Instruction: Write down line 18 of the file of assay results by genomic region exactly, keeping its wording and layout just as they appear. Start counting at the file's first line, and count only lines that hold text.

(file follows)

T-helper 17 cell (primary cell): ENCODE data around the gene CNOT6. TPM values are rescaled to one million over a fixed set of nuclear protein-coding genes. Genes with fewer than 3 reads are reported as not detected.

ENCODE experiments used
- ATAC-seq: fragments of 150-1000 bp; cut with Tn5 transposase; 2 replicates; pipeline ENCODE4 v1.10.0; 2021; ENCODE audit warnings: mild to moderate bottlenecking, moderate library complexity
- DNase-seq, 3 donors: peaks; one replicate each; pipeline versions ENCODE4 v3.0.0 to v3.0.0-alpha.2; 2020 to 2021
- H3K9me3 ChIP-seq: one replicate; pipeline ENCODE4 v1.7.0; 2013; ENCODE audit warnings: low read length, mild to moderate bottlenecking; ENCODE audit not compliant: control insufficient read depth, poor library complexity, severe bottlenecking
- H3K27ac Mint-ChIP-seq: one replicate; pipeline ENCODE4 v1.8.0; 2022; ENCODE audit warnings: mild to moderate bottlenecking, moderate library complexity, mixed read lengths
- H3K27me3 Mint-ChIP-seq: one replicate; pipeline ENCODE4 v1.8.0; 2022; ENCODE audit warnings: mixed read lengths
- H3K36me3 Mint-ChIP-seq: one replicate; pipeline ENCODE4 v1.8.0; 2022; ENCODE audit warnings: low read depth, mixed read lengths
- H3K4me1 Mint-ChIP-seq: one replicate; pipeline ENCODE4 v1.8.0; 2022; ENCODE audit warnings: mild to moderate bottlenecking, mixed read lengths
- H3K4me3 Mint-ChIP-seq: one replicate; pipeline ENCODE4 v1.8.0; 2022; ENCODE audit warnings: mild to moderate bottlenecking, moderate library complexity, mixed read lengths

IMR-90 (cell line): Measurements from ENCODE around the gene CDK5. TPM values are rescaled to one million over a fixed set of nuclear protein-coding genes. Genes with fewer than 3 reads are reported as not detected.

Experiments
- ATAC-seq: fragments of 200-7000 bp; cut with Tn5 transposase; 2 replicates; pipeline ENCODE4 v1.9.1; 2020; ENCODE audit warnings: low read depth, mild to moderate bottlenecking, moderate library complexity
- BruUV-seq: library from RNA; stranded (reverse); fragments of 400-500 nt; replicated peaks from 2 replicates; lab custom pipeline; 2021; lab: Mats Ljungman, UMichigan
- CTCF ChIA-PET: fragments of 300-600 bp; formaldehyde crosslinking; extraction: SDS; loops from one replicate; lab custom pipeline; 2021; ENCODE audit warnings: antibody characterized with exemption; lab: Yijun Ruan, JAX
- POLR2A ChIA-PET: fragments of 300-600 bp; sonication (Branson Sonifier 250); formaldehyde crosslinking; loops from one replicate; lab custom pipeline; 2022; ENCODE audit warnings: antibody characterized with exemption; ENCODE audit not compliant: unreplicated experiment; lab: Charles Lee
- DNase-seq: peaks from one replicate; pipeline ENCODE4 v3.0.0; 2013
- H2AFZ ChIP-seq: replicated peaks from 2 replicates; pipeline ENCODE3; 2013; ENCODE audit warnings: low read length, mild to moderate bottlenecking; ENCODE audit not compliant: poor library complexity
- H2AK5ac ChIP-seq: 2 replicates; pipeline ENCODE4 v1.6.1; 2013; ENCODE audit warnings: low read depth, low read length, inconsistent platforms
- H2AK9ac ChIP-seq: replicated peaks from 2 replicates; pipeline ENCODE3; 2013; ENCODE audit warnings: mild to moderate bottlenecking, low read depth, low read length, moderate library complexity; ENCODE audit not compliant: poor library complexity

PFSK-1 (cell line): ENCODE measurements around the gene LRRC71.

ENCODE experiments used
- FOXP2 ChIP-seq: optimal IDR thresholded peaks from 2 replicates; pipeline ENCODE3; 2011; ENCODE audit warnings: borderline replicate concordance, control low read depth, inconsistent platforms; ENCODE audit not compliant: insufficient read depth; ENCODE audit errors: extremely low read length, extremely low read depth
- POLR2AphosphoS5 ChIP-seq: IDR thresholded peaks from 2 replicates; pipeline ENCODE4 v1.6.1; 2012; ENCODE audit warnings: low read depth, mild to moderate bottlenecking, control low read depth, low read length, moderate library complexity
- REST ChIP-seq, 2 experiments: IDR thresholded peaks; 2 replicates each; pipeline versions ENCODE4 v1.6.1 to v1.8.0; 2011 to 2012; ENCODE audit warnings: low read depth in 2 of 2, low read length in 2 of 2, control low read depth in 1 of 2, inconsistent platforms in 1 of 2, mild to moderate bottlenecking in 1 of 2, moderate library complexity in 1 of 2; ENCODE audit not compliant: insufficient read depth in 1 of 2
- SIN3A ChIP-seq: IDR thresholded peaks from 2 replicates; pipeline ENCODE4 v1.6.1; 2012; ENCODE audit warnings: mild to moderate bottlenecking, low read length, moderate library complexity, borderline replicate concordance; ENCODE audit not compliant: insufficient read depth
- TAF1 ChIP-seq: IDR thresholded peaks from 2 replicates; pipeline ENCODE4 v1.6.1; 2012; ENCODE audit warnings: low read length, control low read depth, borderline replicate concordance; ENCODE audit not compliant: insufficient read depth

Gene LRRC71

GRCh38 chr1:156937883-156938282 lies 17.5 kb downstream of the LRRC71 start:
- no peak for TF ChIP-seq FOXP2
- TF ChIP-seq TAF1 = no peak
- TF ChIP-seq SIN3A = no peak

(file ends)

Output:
- H2AFZ ChIP-seq: replicated peaks from 2 replicates; pipeline ENCODE3; 2013; ENCODE audit warnings: low read length, mild to moderate bottlenecking; ENCODE audit not compliant: poor library complexity